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Simply put

Simply put, microtransactions in video games are a form of e-commerce; a monetization model that allows for gamers to buy different virtual, in game items in exchange for money, through the internet. This type of monetization model found in video games is one that has grew only very recently, and is rapidly growing and gaining success. and how they are good and bad for the gaming world.

The impacts of microtransactions on gaming content have successive impacts on most gamers. These impacts are both negative and positive. For example, as mentioned earlier, if microtransactions result in a lack of base content in a game, those playing the game will naturally be disappointed, unhappy or bored with the game, which is clearly a negative impact that microtransactions can cause on gamers. The same goes for when a game is “pay to win,” in which those who pay for microtransactions ultimately have a better experience than those who do not. Those who do not pay for microtransactions in “pay to win” games can have very limited experience, as opposed to those who do, and this creates an unbalance in the game as many gamers believe it is unfair that some can simply buy their way to success in a game. Subsequently, many gamers will be left unhappy with these games, and are therefore less inclined to play them. However, microtransactions can of course have positive impacts on gamers, as if they did not, they would not be around. Taking into example again the cosmetic microtransactions featured in the game “League of Legends,” these cosmetic skins have a very positive impact on gamers, as they offer a cooler aesthetic way in which to play the game, which of course makes gamers more happy with the game. Since this does not interfere with the game itself in anyway, gamers happily purchase and make use of these cosmetic items, and therefore have a better time. On top of this positive impact on gamers, microtransactions are often a great solution for those who do not have the time to spend on earning different in game content for free, as they might have jobs, families and other things that take up most of their time. Microtransactions therefore speed things up and offer them a shortcut that allows them to have access to certain things that would otherwise take many, many hours to acquire freely through playing the game; hours that they simply cannot spend on the game. This allows for gamers that are very occupied and do not have much time to spend on games, to still enjoy games as much as those who do have the time.

Microtransactions comes in many different forms that vary here are some of the most popular forms of microtransactions.

– Cases/packs:

A purchasable in game case or pack that contains random in game items, ranging from very common, worthless prizes to very rare, highly valued prizes. This is essentially gambling in the form of microtransactions, as the chances of getting a highly valued, rare item are usually very, very small. Despite this, the sheer possibility of receiving a highly valued item entices many gamers to buy these cases/packs. Examples of this are found in the two very popular games: EA Sports FIFA, and Counterstrike. EA Sports FIFA offers randomly generated cards of football players in it’s purchasable packs, while the latter offers purchasable keys that open randomly dropped free cases, containing in game weapon skins (Microtransactions: The good, the bad and the ugly).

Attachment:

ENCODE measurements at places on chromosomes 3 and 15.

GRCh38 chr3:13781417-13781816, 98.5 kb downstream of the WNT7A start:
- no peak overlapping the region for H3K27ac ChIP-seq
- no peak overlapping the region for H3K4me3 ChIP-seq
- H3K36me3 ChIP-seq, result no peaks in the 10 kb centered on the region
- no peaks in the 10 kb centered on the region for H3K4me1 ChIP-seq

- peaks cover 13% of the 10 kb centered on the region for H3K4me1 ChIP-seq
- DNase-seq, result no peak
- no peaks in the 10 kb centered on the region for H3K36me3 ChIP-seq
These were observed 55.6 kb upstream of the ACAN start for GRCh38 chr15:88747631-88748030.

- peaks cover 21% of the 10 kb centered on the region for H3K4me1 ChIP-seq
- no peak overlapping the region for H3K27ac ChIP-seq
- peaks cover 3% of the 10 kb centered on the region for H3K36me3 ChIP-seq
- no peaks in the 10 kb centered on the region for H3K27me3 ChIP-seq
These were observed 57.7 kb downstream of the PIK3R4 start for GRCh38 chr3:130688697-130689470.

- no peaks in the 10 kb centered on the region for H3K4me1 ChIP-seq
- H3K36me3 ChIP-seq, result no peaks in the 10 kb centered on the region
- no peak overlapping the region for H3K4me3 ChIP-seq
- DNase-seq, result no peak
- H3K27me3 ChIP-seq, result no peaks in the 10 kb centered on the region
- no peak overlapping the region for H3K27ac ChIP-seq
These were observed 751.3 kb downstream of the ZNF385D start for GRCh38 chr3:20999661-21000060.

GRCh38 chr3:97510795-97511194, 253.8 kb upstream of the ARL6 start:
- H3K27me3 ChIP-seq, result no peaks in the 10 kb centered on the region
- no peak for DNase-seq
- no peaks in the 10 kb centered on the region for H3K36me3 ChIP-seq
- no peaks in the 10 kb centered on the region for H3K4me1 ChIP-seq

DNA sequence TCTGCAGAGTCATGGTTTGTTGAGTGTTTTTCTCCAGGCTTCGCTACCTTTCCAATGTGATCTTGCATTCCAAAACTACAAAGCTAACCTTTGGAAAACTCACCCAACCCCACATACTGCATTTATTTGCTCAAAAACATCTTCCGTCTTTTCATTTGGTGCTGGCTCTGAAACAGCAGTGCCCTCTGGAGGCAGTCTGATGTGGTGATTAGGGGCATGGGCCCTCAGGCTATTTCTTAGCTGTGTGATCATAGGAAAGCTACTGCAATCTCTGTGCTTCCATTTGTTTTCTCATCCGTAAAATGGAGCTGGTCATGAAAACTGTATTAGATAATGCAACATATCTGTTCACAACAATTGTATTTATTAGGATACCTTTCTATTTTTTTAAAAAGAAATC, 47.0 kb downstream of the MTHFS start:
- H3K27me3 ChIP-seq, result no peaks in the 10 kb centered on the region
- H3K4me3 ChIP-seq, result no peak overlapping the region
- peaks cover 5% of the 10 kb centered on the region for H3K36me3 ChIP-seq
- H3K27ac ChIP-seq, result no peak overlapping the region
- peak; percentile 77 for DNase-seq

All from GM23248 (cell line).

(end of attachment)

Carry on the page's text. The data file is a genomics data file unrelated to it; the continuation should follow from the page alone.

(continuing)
– DLC (Downloadable Content)

DLC (Downloadable Content) is additional content found in video games, that usually has to be purchased for a certain fee. This content is most often made as an optional add on to already existing in game content, although in some poor cases, game developers choose to bar content away under DLC so that players feel that the default game lacks content, and are inclined to buy DLC if they wish to have more content (Microtransactions: The good, the bad and the ugly).

To conclude, microtransactions or in game payments have become more and more frequently seen within games, due to their immense profitability, dominance over traditional pay to play games without microtransactions, and success with game developers and many gamers as seen previously. However, this has not come without backlash, as many gamers heavily criticize microtransactions, especially those that make game content limited and short for those who do not use microtransactions, and those that convert games into “pay to win.” These things ultimately ruin game experiences for those who do not use them. Additionally, they pose the threat of overspending without realising it; especially with children or teens, as was seen in my survey. Despite this, many microtransactions get it right and do not interfere with game content or player experiences negatively, but are simply an addon that allow for people to have more fun and better experiences with those games. This is something that all games and their developers should strive for; microtransactions that are both profitable, and improve the quality of a game for all players, not ones that decrease the quality of a game for players that do not use them. Of course, due to the criticism and problems that microtransactions have and face, there is much to improve. Should more game developers strive to improve their microtransaction models however, so that they’re both profitable and balanced, as well as not a danger to those who are prone to overspending without realising it, those who now criticize and dislike them, could ultimately support their presence and use.